Peter 

My blood will boil if the ambient pressure is sufficiently low.   My blood is a physical  brew in the liquid state with a lot of solid thing floating around in it.  What is your blood? Experience is an epiphenomina  of the electro chemical processes taking place in my brain (mostly).  Don't let subjectivities fool  you into thinking something unphysical and supernatural is happening. 

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On 4/10/2016 at 1:29 PM, Peter Taylor, quoting former Mrs Dr Hsieh, now Brickell and unpublic. said:

Bissell inverts the hierarchy of concepts by explaining the lower-level concept of consciousness in terms of the dependent, higher-level concept of introspection.  Consequently, the meaning of “introspective awareness” is rendered completely unclear, given that it usually refers to awareness of our own mental states, not awareness of our brain states.  Additionally, by describing consciousness as awareness of brain states, Bissell seems to have provided a theory of mind more consistent with idealism or representationalism rather than the realism espoused by Objectivism.

           

Despite these critiques, Bissell's arguments are often interesting and compelling—and deserve more attention than given here.

Roger, have you read much of Antonio Damasio?

Edited by william.scherk
Added reference to mythical huntress of the Objectivish moors ...
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7 hours ago, william.scherk said:

Roger, have you read much of Antonio Damasio?

Or how about David Gelernter?

Here's a book that just came out that I am now reading: The Tides of Mind: Uncovering the Spectrum of Consciousness by David Gelernter. He's into artificial intelligence and neuroscience. This guy is one of the heavies. (He even got bombed by Unabomber for his work.)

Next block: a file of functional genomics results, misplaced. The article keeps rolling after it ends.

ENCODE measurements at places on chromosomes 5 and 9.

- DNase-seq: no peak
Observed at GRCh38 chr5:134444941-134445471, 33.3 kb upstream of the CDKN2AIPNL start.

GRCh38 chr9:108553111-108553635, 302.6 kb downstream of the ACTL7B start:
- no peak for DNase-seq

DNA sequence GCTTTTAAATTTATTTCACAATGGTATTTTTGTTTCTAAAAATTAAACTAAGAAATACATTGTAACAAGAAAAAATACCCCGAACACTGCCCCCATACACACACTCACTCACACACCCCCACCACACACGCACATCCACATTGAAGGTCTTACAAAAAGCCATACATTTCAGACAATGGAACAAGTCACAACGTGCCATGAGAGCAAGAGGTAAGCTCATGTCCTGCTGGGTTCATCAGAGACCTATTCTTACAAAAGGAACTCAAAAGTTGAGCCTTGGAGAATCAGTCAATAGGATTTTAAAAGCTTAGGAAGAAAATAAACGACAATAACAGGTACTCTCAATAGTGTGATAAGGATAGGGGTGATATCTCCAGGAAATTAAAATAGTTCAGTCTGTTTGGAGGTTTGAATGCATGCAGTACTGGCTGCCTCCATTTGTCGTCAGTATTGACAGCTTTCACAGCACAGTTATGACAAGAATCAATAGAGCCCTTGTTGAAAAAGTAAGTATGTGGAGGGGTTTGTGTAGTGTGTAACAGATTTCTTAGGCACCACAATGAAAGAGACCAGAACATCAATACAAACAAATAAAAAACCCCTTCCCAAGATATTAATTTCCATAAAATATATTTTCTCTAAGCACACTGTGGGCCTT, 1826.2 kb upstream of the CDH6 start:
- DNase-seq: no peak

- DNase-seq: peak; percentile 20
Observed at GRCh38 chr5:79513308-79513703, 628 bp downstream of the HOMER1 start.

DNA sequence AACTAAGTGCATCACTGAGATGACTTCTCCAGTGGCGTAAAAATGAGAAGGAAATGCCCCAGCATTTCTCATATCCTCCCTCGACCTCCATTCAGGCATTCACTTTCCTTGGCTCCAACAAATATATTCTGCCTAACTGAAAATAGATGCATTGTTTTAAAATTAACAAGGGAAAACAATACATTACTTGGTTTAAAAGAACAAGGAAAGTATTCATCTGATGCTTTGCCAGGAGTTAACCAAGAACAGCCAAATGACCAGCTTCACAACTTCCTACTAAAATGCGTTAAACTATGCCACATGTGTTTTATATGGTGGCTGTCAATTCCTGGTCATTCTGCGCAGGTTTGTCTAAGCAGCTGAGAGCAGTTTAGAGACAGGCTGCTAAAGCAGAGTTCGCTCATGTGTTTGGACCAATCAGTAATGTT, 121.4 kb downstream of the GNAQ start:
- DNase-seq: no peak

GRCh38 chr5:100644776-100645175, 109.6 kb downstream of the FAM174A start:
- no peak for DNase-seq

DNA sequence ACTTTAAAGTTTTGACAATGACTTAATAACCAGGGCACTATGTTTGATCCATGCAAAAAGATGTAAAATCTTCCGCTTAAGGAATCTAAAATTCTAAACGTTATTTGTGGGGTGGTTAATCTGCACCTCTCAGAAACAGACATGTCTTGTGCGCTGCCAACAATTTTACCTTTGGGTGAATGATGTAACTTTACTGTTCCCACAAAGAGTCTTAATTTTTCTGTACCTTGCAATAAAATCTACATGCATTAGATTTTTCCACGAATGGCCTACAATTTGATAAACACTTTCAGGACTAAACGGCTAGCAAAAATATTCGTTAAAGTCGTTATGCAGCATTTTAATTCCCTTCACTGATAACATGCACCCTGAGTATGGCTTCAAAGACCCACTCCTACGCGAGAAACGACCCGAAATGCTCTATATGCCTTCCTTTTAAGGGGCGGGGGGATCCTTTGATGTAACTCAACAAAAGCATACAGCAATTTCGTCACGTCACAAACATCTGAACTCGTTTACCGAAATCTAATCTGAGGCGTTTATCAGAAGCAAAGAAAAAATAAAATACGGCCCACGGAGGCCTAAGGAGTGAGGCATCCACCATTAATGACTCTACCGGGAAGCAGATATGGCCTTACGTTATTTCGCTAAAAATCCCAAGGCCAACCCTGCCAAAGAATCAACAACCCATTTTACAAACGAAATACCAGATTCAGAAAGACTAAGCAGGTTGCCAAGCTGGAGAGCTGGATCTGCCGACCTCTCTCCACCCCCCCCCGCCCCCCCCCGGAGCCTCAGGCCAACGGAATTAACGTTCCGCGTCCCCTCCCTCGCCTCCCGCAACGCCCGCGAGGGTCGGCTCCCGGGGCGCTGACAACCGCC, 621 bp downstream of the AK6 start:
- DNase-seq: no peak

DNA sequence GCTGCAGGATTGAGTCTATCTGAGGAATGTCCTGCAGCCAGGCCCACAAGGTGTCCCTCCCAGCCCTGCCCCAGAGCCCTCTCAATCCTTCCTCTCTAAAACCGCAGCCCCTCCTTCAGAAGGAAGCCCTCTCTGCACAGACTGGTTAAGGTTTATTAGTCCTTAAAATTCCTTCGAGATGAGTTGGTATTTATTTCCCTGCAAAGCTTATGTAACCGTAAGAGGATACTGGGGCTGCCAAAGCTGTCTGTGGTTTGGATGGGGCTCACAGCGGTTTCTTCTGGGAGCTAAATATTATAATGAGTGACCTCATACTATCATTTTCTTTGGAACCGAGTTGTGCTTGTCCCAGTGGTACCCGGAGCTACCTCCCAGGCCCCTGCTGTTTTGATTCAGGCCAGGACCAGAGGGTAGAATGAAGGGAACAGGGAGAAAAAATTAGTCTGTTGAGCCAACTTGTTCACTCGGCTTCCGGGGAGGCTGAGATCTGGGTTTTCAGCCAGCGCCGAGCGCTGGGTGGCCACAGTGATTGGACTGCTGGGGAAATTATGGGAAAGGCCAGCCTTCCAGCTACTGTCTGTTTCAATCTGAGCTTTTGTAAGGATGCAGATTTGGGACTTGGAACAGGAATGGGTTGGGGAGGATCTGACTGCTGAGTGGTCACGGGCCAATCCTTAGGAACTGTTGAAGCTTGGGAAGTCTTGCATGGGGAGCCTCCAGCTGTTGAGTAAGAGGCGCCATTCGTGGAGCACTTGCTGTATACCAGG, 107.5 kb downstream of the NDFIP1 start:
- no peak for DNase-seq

See him speak at Google Talks (he's not a good speaker, but he has great content). 

This talk is very good, but his book is turning out to be so much better.

Michael

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11 hours ago, Michael Stuart Kelly said:

Or how about David Gelernter?

Here's a book that just came out that I am now reading: The Tides of Mind: Uncovering the Spectrum of Consciousness by David Gelernter. He's into artificial intelligence and neuroscience. This guy is one of the heavies. (He even got bombed by Unabomber for his work.)

See him speak at Google Talks (he's not a good speaker, but he has great content). 

This talk is very good, but his book is turning out to be so much better.

Michael

I get the impression that the Unabomber took Gerlenter's right hand.  It seems to be a prosthetic. 

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On 5/17/2016 at 6:01 PM, Michael Stuart Kelly said:
On 5/16/2016 at 10:06 AM, william.scherk said:
On 5/16/2016 at 10:06 AM, william.scherk said:

Bissell inverts the hierarchy of concepts by explaining the lower-level concept of consciousness in terms of the dependent, higher-level concept of introspection.

Roger, have you read much of Antonio Damasio?

Or how about David Gelernter?